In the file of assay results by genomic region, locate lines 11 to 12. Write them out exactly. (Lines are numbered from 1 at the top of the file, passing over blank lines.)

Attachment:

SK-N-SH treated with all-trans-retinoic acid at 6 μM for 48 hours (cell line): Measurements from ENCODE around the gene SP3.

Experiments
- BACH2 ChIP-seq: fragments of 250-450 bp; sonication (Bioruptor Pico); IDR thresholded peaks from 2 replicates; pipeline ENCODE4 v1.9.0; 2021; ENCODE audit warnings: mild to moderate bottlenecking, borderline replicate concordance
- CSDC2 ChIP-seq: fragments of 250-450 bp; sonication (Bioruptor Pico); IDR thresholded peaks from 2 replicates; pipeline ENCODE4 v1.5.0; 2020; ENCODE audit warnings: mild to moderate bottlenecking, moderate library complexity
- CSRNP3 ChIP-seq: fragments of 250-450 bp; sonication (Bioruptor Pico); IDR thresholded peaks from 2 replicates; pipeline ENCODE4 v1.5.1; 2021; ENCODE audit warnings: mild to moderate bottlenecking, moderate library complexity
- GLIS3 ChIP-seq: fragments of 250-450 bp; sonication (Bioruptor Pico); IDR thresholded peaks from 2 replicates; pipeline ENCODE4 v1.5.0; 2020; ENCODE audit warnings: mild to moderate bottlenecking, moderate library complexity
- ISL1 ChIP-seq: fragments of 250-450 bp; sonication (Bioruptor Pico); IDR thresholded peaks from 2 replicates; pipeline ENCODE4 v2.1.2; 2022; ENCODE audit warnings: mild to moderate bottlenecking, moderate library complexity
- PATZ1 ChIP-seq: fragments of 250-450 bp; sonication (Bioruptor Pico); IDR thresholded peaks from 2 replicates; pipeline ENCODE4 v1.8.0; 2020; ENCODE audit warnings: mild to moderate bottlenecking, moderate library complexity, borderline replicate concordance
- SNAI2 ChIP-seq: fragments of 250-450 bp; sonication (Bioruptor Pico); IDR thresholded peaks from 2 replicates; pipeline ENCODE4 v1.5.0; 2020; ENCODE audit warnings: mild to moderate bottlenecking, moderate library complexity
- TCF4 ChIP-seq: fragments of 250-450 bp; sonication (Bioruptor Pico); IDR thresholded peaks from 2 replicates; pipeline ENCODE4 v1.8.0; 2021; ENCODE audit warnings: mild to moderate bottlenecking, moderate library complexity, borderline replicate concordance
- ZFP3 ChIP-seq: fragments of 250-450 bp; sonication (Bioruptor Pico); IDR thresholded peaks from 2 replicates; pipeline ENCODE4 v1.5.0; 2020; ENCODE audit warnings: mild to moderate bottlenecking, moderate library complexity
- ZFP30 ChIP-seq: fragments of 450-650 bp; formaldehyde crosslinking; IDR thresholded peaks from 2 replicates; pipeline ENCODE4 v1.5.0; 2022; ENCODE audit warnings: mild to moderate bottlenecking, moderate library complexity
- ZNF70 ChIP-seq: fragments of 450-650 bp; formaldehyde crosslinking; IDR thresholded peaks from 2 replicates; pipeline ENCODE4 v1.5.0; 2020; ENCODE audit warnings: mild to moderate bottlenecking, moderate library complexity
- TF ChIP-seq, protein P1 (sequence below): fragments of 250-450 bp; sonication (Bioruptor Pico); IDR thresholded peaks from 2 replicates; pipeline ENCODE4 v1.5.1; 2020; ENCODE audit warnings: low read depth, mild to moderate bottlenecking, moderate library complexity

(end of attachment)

- ZFP3 ChIP-seq: fragments of 250-450 bp; sonication (Bioruptor Pico); IDR thresholded peaks from 2 replicates; pipeline ENCODE4 v1.5.0; 2020; ENCODE audit warnings: mild to moderate bottlenecking, moderate library complexity
- ZFP30 ChIP-seq: fragments of 450-650 bp; formaldehyde crosslinking; IDR thresholded peaks from 2 replicates; pipeline ENCODE4 v1.5.0; 2022; ENCODE audit warnings: mild to moderate bottlenecking, moderate library complexity